The Baltimore Museum of Art announced this week that it has received a promised gift from Nancy Dorman and Stanley Mazaroff of 90 works of art by nearly 70 artists.

The collection includes works by artists who are based in or have strong ties to Baltimore, including Larry Cook; Roland Freeman; Connie Imboden; Soledad Salame; Elizabeth Talford Scott and Stephen Towns.  

The gift comes one year after the museum received a $5 million donation from Dorman and Mazaroff  to establish a center dedicated to the presentation, study and preservation  of its 65,000-object collection of prints, drawings and photographs. The Nancy Dorman and Stanley Mazaroff Center for the Study of Prints, Drawings and Photographs is scheduled to open in December, the same time as the Ruth R. Marder Center for Matisse Studies.

The collection that makes up the current donation includes works by Grace Hartigan; Hans Hofmann; Helen Frankenthaler; Louise Lawler; Alfredo Jaar and Andres Serrano. Other paintings, sculpture, textiles, mixed-media works, and decorative arts among the gifts include works by Anthony Caro, Leonardo Drew, Sam Gillam, Hun-Chung Lee, and Sarah Sze.

Last winter and spring, the museum acquired 175 objects by purchase and gift that encompass a wide range of contemporary art in various media, as well as historic objects that add artistic and cultural significance to its collections. Most of the works are the first by the artist in the museum’s collection.

As part of its acquisitions, the BMA and The Menil Collection in Houston will co-commission The SNCC Manifestoes, a multi-channel video installation by the celebrated British-Ghanaian artist and filmmaker John Akomfrah. The video will explore the work and impact of the Student Non-Violent Coordinating Committee, as chronicled by Baltimore-based historian Taylor Branch.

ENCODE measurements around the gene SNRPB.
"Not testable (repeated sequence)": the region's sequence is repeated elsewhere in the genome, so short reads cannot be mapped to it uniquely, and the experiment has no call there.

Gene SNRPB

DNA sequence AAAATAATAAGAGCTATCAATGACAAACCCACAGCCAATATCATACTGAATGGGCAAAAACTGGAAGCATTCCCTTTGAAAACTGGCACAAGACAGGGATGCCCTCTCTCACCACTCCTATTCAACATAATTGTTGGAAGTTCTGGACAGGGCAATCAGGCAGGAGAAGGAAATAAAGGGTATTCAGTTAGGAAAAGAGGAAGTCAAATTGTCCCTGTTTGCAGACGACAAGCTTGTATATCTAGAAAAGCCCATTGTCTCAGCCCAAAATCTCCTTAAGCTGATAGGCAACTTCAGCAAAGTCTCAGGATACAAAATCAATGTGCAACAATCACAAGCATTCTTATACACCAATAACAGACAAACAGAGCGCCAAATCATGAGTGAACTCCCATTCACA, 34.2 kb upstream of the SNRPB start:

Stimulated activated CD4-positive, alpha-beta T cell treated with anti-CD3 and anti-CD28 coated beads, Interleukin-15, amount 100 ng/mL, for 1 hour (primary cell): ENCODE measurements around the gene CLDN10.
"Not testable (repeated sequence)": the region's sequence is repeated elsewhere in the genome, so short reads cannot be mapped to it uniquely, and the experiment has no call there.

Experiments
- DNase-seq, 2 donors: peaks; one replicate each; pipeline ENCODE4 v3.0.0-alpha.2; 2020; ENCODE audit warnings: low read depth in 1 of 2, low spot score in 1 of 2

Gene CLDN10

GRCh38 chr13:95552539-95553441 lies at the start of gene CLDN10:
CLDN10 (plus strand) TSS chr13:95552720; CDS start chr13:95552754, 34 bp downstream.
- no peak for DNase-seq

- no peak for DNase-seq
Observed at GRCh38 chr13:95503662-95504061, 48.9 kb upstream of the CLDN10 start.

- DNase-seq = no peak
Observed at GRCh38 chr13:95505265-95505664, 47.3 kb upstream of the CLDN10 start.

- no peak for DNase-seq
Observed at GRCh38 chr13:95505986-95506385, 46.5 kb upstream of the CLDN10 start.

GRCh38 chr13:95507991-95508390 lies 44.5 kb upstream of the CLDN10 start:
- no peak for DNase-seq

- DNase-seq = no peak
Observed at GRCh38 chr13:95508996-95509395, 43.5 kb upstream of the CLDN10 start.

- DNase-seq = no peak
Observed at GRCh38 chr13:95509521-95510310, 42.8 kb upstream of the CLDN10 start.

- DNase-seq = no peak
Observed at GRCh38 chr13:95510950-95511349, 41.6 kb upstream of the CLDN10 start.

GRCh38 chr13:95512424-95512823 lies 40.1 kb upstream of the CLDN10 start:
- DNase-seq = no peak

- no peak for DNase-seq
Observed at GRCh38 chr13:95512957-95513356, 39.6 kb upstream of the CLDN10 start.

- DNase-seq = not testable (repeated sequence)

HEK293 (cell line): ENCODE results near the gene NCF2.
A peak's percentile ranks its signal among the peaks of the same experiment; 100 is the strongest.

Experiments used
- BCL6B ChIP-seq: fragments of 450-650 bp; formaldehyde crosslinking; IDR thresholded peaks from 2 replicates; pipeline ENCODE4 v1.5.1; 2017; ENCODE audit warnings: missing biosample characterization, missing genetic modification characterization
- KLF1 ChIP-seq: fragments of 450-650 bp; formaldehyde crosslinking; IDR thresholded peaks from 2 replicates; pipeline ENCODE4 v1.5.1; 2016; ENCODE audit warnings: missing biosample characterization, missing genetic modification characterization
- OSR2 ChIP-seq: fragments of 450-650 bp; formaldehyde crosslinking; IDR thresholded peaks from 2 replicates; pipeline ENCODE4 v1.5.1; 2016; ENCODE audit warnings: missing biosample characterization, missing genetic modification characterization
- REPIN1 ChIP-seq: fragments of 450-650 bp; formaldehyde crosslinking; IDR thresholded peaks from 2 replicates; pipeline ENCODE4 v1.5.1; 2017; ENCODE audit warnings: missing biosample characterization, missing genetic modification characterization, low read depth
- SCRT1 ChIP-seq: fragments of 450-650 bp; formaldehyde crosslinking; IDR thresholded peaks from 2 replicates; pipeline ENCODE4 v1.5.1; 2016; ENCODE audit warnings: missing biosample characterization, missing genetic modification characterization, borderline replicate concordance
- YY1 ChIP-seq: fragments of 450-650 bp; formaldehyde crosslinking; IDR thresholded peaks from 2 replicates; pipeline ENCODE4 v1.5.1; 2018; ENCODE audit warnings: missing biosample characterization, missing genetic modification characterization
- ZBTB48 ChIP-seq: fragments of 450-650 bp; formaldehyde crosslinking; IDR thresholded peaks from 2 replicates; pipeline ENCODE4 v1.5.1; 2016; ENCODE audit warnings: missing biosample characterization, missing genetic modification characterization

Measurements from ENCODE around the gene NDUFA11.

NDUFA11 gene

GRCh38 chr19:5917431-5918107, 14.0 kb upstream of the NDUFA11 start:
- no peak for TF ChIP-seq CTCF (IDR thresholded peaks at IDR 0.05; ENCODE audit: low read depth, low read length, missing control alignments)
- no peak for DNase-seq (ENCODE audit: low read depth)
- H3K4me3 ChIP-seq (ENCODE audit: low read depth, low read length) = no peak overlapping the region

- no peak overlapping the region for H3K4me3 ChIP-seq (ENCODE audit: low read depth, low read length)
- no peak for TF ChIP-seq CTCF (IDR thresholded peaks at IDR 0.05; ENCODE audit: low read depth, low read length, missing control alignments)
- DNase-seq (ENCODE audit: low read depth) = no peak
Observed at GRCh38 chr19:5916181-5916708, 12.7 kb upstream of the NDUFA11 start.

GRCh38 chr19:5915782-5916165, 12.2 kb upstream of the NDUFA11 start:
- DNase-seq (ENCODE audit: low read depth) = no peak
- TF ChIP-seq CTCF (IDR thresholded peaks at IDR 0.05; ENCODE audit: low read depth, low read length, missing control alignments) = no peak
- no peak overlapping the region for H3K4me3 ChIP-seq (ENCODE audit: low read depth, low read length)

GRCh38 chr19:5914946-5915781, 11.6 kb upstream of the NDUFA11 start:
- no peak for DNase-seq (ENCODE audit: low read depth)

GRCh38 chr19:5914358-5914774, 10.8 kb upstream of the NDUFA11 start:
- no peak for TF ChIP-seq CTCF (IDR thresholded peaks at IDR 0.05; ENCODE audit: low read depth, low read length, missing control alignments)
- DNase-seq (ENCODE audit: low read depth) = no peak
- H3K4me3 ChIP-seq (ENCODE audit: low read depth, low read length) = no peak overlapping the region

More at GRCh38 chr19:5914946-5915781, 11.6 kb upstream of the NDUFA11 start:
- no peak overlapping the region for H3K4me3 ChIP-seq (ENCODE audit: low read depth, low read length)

Other gifts or promised gifts are from BMA Board Chair Clair Zamoiski Segal and longtime supporters Stuart and Sherry Christhilf.

“These acquisitions represent an incredible range of artistic achievement as well as the commitment of the BMA’s curatorial team to bringing new and important voices into our collections,” said Christopher Bedford, the BMA’s Dorothy Wagner Wallis Director, in a statement.

“Over the past several years, we have been focused on rectifying critical omissions in our Post-War and contemporary holdings as part of an effort to tell a truer narration of art history. We are now looking further in history and across geography and culture to reveal artists, artworks, and innovations that may have gone under-recognized in centuries past to shift the conversation around collections diversification from the modern era to the history that underpins it. I look forward to working with our talented curators and team on this effort, and am grateful to donors like Nancy and Stan, who continue to support our vision and ongoing work.”

According to the museum, newly acquired works by Baltimore-based or Baltimore-born artists are by:

  • Derrick Adams (b. 1970, Baltimore) Style Variation 34, 2020. Adams’s multidisciplinary practice embraces painting, collage, performance, sound, fashion, and mixed-media installation, and focuses in particular on the formations of Black experience and self-image. The Style Variations series includes 20 monumental works inspired by the wig shops of Brooklyn’s Bedford-Stuyvesant neighborhood, where Adams has lived and worked for more than 15 years.